Saturday, December 08, 2012

St. Nicholas Speaks (My 11th Christmas Poem)

St. Nicholas "Lipensky" (Russian icon from Lipnya Church of St. Nicholas in Novgorod): dated 1294


My name is St. Nicholas; and from the 4th century I do hail;
I was Bishop of Myra, on the southwestern coast of Turkey.
I spent time in the Holy Land, and also in Diocletian's jails;
Fought the Arian heretics at Nicaea, but my history is murky.

I was most known for helping the poor, under cover of night;
Dropping gifts down a chimney, landing in stockings drying.
I loved children and sailors: by grace aiding all whom I might;
Once multiplied wheat, to save many in a famine from dying.

My feast day is December 6th: the day I departed this earth;
My relics still exude sweet myrrh-like rose water every year.
Christians around the world celebrate the day with great mirth;
Lots of stories of my life, young and old alike do annually hear.

I was named Nikolaos the Wonderworker due to many prayers
Answered often through my intercession, with miracles as well.
The Dutch called me Sinterklaas, adding on legends by layers;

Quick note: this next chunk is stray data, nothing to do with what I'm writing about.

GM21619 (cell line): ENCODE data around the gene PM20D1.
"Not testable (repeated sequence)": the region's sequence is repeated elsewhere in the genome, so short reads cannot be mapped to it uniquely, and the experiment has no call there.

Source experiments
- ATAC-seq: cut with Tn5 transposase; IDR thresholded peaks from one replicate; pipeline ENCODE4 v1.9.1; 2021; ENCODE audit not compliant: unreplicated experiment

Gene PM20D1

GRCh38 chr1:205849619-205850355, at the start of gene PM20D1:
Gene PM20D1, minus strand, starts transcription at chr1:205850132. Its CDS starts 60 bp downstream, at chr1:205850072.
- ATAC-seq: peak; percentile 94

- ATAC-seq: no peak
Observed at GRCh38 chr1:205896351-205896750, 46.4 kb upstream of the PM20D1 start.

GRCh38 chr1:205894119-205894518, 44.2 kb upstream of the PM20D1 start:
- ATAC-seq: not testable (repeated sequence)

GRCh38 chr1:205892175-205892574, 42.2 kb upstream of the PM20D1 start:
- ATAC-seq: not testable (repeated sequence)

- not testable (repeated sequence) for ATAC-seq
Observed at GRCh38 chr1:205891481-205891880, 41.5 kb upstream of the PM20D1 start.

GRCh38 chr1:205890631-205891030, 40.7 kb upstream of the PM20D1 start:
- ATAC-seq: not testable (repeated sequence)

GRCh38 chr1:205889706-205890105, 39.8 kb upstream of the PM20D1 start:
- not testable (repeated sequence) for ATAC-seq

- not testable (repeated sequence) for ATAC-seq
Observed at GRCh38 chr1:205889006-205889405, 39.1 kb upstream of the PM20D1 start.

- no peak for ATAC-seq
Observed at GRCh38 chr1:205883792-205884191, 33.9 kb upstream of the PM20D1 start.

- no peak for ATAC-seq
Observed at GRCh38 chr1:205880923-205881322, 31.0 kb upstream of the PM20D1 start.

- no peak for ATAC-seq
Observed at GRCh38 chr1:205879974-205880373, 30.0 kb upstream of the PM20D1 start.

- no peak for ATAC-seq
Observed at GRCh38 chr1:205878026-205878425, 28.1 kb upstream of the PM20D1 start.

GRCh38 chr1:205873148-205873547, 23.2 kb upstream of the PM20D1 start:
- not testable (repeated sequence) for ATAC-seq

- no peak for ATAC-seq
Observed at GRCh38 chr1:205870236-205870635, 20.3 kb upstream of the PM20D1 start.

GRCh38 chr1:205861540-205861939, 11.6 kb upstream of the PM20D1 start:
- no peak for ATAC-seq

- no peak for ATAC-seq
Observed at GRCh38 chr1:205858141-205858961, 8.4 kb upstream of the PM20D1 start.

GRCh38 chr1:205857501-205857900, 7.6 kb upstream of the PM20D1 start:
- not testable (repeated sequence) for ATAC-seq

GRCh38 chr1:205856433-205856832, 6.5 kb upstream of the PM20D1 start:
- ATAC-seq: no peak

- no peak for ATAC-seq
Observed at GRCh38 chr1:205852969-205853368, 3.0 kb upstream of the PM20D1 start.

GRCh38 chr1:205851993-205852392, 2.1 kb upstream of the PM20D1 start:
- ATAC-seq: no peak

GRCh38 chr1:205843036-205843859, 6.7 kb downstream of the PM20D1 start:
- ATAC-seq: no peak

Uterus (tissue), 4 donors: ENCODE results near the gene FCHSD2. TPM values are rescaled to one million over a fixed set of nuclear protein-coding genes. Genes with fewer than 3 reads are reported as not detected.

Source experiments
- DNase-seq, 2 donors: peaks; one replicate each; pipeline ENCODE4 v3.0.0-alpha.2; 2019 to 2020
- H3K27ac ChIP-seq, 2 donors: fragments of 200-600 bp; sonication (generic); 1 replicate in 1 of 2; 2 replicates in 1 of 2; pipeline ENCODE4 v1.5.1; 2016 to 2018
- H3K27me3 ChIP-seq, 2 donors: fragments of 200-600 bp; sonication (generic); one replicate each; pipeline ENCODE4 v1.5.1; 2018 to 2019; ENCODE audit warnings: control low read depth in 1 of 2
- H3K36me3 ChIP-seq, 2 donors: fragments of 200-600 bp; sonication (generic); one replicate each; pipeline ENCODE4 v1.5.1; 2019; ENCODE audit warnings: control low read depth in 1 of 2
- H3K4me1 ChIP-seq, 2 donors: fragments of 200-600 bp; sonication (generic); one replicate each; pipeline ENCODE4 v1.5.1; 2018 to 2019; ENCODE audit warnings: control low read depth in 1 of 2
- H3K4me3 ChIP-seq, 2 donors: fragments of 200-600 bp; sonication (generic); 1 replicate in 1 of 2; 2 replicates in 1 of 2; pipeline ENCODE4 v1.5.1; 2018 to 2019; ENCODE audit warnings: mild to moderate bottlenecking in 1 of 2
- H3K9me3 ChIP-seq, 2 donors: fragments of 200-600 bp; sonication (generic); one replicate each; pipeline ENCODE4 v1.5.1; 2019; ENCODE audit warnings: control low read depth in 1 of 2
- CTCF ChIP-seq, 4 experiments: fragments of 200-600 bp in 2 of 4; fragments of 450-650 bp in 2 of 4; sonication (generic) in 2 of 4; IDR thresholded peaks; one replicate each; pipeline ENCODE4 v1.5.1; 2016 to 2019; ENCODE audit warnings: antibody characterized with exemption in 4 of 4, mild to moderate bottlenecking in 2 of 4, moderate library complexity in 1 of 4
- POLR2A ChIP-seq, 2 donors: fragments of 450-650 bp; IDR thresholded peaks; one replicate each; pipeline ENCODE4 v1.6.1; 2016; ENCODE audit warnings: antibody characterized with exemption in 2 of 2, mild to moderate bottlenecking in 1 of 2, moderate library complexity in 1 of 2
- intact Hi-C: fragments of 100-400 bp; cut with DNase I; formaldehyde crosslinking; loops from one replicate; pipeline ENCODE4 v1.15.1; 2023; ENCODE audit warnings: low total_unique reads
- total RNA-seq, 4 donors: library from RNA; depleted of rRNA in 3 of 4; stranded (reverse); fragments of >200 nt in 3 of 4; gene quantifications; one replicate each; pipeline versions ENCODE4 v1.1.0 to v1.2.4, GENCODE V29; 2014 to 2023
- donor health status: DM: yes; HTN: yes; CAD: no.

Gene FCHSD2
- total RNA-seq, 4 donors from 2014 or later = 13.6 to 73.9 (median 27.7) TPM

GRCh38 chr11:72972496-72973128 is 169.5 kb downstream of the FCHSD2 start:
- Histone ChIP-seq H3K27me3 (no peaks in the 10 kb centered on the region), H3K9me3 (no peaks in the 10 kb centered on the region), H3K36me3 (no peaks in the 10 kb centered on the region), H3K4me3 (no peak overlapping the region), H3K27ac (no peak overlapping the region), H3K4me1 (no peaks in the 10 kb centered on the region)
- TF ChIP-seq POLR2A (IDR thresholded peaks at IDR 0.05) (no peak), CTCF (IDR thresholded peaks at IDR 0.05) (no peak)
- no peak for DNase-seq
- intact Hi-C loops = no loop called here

They say I leave coins in wooden shoes; maybe so: I won't tell!

The tales and fables grew through the centuries, far and wide;
Mostly in the countries where German and English are spoken.
As Christkindl or Kris Kringle: to Jesus' holy name I was tied;
Now I'm often called Santa Claus: in long tradition unbroken.

In America my legend, through Washington Irving and others,
Spread in folklore, "Twas the night before Christmas," and such.
Thomas Nast drew me as a jolly old soul, of all men a brother;
Of reindeer, North Pole, red suits, and elves were heard much.

At length, the fables became so secular, commercial, and obscure
That their initially Christian contents became shallow and hidden.
It's not Santa who sees all and rewards children good and pure;
But God the Father: the source of all graces and gifts we're given.

It's Jesus Who, dying for us, gave life such deep meaning and hope;
I am just His messenger, spreading His gospel of salvation and peace.
Without His sustaining power and love, surely none of us could cope;
This true joy of Christmas, till the end of the world will never cease.


Written on 8 December 2012: the feast of the Immaculate Conception.

[see also the "Protestant" version or Version II on Facebook: with a few theologically "controversial" lines changed]

[my other ten Christmas poems and many other articles are found on my Christmas web page]

 My four children: Christmas 2010


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2 comments:

GUE Grue said...

Brother Dave,

What a cool poem! I love Christmas so much. I had just posted something about Christmas at my Discarded Image Society blog.

http://discardedimagesociety.wordpress.com/?p=178&preview=true

Keep the great posts coming!

Happy Advent!

St. Worm

Dave Armstrong said...

Thanks and same back atcha!